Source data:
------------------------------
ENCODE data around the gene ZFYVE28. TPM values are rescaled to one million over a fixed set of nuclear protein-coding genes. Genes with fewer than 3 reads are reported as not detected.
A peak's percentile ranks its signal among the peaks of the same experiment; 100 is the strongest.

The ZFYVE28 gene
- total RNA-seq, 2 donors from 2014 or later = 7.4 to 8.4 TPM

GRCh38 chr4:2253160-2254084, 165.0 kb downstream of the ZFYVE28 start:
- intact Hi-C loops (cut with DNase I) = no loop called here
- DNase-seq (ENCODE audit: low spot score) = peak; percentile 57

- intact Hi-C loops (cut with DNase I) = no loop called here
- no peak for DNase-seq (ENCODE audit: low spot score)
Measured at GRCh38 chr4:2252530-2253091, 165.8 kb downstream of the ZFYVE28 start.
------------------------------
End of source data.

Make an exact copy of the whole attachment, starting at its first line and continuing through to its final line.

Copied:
ENCODE data around the gene ZFYVE28. TPM values are rescaled to one million over a fixed set of nuclear protein-coding genes. Genes with fewer than 3 reads are reported as not detected.
A peak's percentile ranks its signal among the peaks of the same experiment; 100 is the strongest.

The ZFYVE28 gene
- total RNA-seq, 2 donors from 2014 or later = 7.4 to 8.4 TPM

GRCh38 chr4:2253160-2254084, 165.0 kb downstream of the ZFYVE28 start:
- intact Hi-C loops (cut with DNase I) = no loop called here
- DNase-seq (ENCODE audit: low spot score) = peak; percentile 57

- intact Hi-C loops (cut with DNase I) = no loop called here
- no peak for DNase-seq (ENCODE audit: low spot score)
Measured at GRCh38 chr4:2252530-2253091, 165.8 kb downstream of the ZFYVE28 start.